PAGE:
Fifty years ago our country experienced arguably the most important mass movement in US history referred to as the March on Washington for Jobs and Freedom or the Great March on Washington. Ironically, the 50th anniversary lands on the exact day of the week, more importantly the nation’s first African American president will deliver the address.
It was this event (and others) that inspired the Nation and her young leaders in institutions of higher learning to make a profound difference.
In 1964 the Yale discussion group on Negro Affairs was formed as the University witnessed a significant (14) influx of black freshmen. By 1966 the Black Student Alliance at Yale (also known as B.S.A.Y. or BSAY) was established to expand the voice of black students at Yale.
The following year (1967) BSAY would sponsor a conference on Black Power in the midst of social unrest and rioting in New Haven. By 1968 BSAY would expand the conversation and host a symposium entitled “Black Studies in the University” in order to explore “the intellectual value and relevance of studying and teaching the Black Experience … to their respective communities.”
This symposium hosted individuals such as Harold Cruse (author of The Crisis of the Negro Intellectual), Maulana Karenga, Alvin Pouissant, Gerald McWorter (Sociology Department, Fisk) and others. The proceedings of the symposium would later be collected in a published volume and edited by Yale students Armstead L. Robinson, Craig C. Forster and Donald H. Ogilvie. By mid-year (1968) a committee of students and faculty organized and called for a major in Afro-American Studies.
September (1968) ushered in the largest number of black students (70) to enter Yale, almost double the number the prior year. By December of 1968 the Yale faculty approved the Afro-American Studies program and major. The major would be offered for the first time in September 1969. Arna Bontemps (noted American poet of the Harlem Renaissance) would serve as a visiting professor at Yale. The year 1969 also introduced co-education to Yale.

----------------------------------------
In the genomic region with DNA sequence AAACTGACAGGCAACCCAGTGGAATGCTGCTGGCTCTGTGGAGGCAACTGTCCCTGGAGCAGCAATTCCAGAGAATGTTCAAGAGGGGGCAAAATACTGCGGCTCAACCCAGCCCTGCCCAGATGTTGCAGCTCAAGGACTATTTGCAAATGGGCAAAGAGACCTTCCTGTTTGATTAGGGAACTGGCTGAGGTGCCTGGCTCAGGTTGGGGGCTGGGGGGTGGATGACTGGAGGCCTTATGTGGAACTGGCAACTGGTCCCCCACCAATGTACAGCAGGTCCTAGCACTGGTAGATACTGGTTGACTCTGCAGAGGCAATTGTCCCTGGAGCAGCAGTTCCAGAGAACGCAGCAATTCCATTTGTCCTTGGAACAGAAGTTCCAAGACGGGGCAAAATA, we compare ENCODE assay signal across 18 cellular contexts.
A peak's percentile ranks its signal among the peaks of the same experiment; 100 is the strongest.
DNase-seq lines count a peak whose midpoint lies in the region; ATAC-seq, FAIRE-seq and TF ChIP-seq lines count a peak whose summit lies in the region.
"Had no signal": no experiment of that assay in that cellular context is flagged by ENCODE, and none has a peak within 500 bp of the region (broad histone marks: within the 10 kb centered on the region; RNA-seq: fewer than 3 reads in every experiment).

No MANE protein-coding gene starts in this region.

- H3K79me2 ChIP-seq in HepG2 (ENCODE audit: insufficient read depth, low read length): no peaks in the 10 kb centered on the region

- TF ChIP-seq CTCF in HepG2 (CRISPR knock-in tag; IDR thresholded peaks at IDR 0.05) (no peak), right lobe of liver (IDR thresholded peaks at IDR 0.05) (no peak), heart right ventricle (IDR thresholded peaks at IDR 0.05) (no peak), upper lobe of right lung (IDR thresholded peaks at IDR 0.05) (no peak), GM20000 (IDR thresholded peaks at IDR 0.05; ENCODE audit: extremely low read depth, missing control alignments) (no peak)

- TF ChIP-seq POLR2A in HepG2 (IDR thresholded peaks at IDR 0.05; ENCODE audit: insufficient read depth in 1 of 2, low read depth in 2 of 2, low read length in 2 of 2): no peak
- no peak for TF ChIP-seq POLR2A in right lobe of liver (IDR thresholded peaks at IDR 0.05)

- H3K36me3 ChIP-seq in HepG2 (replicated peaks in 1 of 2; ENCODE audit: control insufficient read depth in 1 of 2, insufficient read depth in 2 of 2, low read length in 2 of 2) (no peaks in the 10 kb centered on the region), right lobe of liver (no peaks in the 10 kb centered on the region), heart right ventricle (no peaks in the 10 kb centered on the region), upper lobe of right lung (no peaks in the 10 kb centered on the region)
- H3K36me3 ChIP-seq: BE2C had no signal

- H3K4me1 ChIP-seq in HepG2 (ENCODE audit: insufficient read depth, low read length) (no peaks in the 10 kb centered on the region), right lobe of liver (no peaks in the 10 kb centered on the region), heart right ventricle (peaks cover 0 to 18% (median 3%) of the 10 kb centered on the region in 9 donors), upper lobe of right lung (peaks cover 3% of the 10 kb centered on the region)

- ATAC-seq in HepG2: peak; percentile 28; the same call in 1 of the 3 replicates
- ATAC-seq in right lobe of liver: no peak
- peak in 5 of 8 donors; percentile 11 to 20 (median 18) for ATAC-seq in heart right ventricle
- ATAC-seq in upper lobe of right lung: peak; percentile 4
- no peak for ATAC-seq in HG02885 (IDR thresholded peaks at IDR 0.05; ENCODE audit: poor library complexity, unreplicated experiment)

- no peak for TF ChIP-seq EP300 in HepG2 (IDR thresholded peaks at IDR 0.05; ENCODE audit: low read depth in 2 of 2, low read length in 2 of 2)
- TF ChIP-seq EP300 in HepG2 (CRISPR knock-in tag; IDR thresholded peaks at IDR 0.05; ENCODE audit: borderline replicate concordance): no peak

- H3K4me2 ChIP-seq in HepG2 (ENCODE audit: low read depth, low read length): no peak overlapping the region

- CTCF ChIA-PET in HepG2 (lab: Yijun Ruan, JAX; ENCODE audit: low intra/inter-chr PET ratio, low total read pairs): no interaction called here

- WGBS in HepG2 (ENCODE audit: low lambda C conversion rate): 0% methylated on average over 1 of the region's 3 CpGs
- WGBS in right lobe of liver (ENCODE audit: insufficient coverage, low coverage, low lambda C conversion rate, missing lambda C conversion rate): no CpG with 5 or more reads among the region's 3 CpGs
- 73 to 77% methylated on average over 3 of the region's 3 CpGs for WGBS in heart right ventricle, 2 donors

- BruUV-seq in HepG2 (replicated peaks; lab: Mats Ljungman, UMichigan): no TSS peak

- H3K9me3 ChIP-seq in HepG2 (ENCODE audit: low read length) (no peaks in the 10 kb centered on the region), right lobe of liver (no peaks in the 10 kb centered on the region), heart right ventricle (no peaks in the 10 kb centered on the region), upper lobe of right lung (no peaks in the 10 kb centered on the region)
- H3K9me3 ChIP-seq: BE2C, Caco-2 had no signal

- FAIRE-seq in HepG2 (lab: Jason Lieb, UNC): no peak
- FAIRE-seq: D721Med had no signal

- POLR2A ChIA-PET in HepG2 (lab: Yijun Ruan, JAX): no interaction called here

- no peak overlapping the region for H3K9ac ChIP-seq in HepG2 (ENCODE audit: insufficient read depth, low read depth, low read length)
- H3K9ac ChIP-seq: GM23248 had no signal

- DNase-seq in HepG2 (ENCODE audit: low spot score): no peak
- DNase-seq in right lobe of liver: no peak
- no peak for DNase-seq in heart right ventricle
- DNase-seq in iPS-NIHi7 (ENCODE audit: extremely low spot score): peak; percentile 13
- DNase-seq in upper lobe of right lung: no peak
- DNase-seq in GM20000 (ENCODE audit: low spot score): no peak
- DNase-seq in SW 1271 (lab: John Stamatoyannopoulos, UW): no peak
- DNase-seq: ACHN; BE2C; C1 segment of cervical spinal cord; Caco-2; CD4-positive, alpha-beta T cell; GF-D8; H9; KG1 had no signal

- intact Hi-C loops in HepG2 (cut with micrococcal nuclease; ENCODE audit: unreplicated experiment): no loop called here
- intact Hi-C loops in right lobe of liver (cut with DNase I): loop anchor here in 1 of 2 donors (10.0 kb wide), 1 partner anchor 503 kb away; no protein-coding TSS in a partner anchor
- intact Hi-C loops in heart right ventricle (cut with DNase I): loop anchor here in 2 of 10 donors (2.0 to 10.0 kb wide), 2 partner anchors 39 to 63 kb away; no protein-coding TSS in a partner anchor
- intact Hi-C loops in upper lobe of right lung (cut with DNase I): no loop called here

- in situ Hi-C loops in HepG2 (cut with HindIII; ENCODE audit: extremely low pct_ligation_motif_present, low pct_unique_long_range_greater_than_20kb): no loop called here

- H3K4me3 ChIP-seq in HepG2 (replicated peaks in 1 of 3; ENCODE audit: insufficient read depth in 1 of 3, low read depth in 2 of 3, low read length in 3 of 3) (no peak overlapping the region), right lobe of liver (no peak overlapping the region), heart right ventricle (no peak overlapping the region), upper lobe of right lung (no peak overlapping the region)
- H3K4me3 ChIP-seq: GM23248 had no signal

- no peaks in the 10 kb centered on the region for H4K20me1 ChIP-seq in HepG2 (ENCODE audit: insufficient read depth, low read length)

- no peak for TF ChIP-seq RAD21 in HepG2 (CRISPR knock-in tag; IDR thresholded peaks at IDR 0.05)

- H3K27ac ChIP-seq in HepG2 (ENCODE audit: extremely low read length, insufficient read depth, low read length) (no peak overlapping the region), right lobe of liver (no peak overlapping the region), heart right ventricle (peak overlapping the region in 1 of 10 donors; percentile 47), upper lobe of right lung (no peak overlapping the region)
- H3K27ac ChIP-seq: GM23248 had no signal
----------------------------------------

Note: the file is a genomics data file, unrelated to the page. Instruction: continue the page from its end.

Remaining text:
As the 1960s ended a new era of activism kicked of the 1970s with the Black Panther trials (April/May 1970) in New Haven and the creation of the Chubb Conference on the Black Woman organized by Sylvia Ardyn Boone (Yale professor of Art History) and Vera Wells, ‘71.
The conference featured a speech entitled “Third World Women” by Shirley Graham DuBois (writer and wife of noted intellectual W.E.B. DuBois). Other notables such as Maya Angelou, Gwendolyn Brooks and John Henrik Clarke were in attendance.
Today is a time to reflect and challenge a new generation of young people to stand tall as thought leaders and solid citizens. John Henrik Clarke reminds us that history is a current event. Let us all be mindful of today’s Anniversary and continue to make history.